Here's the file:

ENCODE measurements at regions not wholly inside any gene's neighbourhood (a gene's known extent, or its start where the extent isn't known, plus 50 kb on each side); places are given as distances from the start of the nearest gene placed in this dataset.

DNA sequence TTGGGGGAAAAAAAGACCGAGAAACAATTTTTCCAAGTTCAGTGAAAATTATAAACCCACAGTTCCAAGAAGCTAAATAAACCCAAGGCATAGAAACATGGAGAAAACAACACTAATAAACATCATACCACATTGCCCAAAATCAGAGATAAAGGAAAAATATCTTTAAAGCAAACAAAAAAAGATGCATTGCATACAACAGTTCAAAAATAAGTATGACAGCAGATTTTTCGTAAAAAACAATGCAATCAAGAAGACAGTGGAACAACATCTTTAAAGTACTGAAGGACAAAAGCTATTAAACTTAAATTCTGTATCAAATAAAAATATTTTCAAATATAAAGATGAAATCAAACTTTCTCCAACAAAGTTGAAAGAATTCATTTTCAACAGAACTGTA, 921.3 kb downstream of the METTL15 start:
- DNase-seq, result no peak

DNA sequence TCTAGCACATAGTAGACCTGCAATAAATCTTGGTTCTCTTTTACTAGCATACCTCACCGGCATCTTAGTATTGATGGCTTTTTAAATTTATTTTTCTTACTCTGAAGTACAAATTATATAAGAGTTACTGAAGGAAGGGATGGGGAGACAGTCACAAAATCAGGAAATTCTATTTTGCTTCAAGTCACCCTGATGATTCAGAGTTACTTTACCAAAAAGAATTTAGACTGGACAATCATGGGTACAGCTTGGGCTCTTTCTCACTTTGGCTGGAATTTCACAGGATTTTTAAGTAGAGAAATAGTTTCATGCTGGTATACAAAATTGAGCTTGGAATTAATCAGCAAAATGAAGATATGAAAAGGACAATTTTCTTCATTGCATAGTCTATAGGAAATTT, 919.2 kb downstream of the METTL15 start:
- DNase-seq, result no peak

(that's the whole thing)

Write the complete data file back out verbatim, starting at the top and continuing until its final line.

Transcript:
ENCODE measurements at regions not wholly inside any gene's neighbourhood (a gene's known extent, or its start where the extent isn't known, plus 50 kb on each side); places are given as distances from the start of the nearest gene placed in this dataset.

DNA sequence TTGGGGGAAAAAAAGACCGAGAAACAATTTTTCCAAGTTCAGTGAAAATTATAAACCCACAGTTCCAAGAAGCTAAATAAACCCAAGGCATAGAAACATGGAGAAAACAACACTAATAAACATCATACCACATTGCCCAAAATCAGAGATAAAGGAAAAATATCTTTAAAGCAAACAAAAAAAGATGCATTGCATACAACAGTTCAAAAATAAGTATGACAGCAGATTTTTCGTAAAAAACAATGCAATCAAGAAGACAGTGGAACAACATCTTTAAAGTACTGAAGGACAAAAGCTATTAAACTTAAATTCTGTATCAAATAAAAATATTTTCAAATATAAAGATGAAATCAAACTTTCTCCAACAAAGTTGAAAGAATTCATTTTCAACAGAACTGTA, 921.3 kb downstream of the METTL15 start:
- DNase-seq, result no peak

DNA sequence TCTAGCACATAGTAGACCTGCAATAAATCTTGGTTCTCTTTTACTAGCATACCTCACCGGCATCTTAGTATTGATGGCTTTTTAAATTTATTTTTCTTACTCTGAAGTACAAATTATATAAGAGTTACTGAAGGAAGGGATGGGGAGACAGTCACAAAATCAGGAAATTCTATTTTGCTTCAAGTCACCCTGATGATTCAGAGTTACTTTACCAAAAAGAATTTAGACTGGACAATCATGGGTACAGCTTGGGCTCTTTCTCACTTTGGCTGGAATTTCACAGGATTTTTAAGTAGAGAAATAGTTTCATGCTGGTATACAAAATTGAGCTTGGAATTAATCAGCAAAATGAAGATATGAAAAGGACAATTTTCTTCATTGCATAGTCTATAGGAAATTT, 919.2 kb downstream of the METTL15 start:
- DNase-seq, result no peak